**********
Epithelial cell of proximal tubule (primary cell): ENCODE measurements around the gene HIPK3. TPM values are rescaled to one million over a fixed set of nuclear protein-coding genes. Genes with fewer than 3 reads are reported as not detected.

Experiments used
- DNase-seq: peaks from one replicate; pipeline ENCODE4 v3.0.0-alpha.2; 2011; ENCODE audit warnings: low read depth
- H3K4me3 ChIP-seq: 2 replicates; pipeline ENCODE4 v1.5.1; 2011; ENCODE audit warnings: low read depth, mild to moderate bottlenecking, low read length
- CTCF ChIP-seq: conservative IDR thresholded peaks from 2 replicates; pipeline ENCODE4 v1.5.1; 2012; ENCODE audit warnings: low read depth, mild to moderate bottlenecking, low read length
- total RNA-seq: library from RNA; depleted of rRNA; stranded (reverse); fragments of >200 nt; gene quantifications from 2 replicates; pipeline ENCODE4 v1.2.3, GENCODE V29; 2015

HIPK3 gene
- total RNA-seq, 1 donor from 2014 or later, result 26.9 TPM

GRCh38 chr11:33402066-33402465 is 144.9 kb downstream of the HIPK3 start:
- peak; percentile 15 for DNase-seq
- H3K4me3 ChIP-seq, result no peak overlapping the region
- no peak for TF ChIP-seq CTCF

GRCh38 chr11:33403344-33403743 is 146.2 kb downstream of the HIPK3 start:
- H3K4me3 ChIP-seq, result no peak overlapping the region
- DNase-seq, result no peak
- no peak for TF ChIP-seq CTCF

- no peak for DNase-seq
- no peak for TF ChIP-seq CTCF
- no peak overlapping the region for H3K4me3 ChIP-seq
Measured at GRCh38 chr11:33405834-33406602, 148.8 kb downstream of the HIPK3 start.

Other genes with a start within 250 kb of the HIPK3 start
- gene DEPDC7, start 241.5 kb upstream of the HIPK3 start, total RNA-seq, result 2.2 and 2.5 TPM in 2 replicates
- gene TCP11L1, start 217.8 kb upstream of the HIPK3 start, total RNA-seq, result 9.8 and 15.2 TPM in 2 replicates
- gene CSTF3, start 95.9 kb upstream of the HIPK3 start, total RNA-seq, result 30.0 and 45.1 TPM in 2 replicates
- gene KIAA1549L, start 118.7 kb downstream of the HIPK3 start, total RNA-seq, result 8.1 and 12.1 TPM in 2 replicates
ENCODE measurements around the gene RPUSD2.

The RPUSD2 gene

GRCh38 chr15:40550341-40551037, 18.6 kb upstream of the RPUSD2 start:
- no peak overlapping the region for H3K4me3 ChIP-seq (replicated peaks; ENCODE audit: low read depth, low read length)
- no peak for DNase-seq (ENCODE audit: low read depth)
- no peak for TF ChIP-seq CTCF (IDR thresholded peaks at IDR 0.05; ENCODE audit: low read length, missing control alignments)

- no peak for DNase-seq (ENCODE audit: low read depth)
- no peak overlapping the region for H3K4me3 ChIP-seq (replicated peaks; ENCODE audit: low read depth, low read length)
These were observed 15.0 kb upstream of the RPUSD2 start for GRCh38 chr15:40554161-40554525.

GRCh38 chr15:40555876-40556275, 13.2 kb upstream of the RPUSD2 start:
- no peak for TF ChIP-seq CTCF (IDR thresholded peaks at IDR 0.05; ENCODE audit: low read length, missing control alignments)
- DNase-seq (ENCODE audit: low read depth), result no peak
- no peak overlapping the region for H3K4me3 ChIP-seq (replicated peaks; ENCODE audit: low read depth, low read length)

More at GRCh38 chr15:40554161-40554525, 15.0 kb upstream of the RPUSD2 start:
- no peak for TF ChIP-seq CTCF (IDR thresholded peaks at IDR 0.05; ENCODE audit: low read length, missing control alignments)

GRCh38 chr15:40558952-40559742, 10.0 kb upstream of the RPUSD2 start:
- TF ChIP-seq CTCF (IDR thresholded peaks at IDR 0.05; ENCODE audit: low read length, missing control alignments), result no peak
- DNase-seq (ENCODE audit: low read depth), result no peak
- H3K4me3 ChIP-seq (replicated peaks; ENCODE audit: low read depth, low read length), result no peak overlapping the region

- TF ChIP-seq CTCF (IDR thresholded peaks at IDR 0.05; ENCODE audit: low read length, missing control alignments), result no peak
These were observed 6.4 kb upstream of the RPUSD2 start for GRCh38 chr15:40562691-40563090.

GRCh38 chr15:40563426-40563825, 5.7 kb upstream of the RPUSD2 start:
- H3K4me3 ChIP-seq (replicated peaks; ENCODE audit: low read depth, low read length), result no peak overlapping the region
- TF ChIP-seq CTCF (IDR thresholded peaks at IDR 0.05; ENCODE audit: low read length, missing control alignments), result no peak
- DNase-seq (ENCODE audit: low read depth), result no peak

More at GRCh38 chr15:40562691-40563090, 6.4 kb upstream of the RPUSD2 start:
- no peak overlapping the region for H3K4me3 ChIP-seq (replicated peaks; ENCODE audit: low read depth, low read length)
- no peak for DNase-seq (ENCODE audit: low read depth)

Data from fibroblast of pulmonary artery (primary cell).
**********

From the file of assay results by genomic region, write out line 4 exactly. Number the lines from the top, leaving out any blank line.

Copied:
- H3K4me3 ChIP-seq: 2 replicates; pipeline ENCODE4 v1.5.1; 2011; ENCODE audit warnings: low read depth, mild to moderate bottlenecking, low read length